UK Government to foot G8 policing bill

UK Government to foot G8 policing bill

The Chief Secretary to the Treasury says the UK Government will pay for most of the costs for policing the G8 in Northern Ireland.

Danny Alexander said that additional resources would be used to pay for extra police officers, and other bills incurred by hosting the summit at Co Fermanagh.

Sinn Féin had feared the PSNI would have to shell out for the policing bill, estimated to be around £50m.

But Mr Alexander gave assurances on Monday that would not be the case.

Mr Alexander will also meet with Finance Minister Sammy Wilson to ensure the costs locally are kept to a minimum.

He added: "There are some costs that will need to be borne, but the vast majority of the costs, both additional costs in terms of funding policing coming in from other parts of Great Britain to here in Northern Ireland with those costs and also the costs that fall to Northern Ireland themselves, will be borne by the Treasury through the reserve."

We've put funding arrangements for the G8 which make sure that the UK government is picking up the large majority of the funding costs for the policing of the event.

Danny Alexander

World leaders will meet at the Lough Erne resort on 17 and 18 June for the summit, hosted by Prime Minister David Cameron.

Ahead of the event, police have revealed members of the public may experience disruption especially close to Belfast International Airport.

Senior officers advised of potential delays for those travelling in or through Antrim, Crumlin, Templepatrick, Killead or Aldergrove areas between 14 and 19 June.

Chief Superintendent Henry Irvine is in charge of the security operation. He said police have been steadily increasing their presence around Belfast International Airport.

He explained: "As a number of the G8 world leaders and their delegations will enter Northern Ireland via Aldergrove and Belfast International Airport, it is essential that these sites along with the surrounding routes and land are kept secure.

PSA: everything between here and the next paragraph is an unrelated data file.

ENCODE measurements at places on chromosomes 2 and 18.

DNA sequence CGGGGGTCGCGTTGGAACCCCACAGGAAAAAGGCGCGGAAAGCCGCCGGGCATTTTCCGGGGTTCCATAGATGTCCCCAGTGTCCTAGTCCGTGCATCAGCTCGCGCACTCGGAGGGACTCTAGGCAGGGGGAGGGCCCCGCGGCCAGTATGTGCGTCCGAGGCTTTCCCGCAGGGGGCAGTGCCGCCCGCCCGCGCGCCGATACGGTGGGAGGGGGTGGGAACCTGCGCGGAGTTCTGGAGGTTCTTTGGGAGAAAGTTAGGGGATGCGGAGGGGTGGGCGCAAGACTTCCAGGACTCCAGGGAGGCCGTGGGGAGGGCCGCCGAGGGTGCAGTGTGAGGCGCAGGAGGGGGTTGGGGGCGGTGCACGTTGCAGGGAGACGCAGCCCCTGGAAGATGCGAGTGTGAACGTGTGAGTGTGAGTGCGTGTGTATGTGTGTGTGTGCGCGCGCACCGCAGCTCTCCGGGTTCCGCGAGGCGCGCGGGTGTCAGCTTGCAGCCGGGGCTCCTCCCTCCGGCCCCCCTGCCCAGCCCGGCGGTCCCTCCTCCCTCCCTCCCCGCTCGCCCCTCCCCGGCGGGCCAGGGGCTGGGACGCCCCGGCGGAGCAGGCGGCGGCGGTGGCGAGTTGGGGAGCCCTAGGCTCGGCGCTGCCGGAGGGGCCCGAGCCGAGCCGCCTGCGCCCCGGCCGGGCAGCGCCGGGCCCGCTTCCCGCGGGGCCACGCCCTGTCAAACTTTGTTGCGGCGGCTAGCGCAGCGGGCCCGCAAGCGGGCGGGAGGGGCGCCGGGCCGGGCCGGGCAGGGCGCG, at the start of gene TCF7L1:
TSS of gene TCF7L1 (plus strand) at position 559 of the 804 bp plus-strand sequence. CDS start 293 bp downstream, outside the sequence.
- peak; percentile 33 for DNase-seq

"As we approach 17 June this operation will intensify and the visible police presence will increase further."

It is our aim that throughout the security operation the community, businesses and motorists should be able to go about their daily lives as normally as possible however in order to make this happen we need people to work along with us by heeding the advice given.

Chief Superintendent Henry Irvine

Vehicle checkpoints and searches will be carried out in the area, but Chief Supt Irvine said police will try to keep disruption to a minimum.

Police have been meeting with local residents and landowners ahead of the G8 Summit to inform them of any implications linked to the security operation.

Chief Supt Irvine said police planning had also factored in any protestors that the event may attract.

"Every effort is being made to ensure that our security operation is effective but that life can continue as normal throughout. We have been working hard with our partners in education, health, business and others to achieve this and with the cooperation of the public we are confident that we can."


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